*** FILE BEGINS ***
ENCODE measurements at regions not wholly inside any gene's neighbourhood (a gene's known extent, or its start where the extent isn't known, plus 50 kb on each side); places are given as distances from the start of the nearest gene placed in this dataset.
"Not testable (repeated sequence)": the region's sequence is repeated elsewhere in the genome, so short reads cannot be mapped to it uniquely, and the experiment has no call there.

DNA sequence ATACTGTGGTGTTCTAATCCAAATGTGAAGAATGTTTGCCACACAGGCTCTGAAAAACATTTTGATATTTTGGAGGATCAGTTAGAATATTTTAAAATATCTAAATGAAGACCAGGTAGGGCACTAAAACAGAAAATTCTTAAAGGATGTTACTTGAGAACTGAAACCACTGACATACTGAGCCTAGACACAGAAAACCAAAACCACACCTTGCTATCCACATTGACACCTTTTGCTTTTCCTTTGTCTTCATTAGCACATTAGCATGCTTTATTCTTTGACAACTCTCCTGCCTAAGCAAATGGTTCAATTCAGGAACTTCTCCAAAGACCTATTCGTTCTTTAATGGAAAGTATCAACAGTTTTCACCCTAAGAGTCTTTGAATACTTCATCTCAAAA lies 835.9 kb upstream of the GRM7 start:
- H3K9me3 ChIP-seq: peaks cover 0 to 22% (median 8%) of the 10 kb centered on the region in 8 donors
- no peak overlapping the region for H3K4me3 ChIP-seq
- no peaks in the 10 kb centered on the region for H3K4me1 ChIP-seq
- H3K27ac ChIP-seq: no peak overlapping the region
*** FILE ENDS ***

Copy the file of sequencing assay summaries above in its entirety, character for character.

ENCODE measurements at regions not wholly inside any gene's neighbourhood (a gene's known extent, or its start where the extent isn't known, plus 50 kb on each side); places are given as distances from the start of the nearest gene placed in this dataset.
"Not testable (repeated sequence)": the region's sequence is repeated elsewhere in the genome, so short reads cannot be mapped to it uniquely, and the experiment has no call there.

DNA sequence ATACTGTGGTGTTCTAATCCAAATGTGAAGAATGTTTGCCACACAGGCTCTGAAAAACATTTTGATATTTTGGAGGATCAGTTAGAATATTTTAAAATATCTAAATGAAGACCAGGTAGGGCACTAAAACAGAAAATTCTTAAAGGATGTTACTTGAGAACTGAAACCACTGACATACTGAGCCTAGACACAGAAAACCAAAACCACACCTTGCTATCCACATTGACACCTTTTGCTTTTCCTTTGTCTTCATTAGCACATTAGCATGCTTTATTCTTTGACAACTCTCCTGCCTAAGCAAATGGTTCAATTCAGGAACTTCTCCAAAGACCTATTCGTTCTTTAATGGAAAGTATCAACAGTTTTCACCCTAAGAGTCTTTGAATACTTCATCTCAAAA lies 835.9 kb upstream of the GRM7 start:
- H3K9me3 ChIP-seq: peaks cover 0 to 22% (median 8%) of the 10 kb centered on the region in 8 donors
- no peak overlapping the region for H3K4me3 ChIP-seq
- no peaks in the 10 kb centered on the region for H3K4me1 ChIP-seq
- H3K27ac ChIP-seq: no peak overlapping the region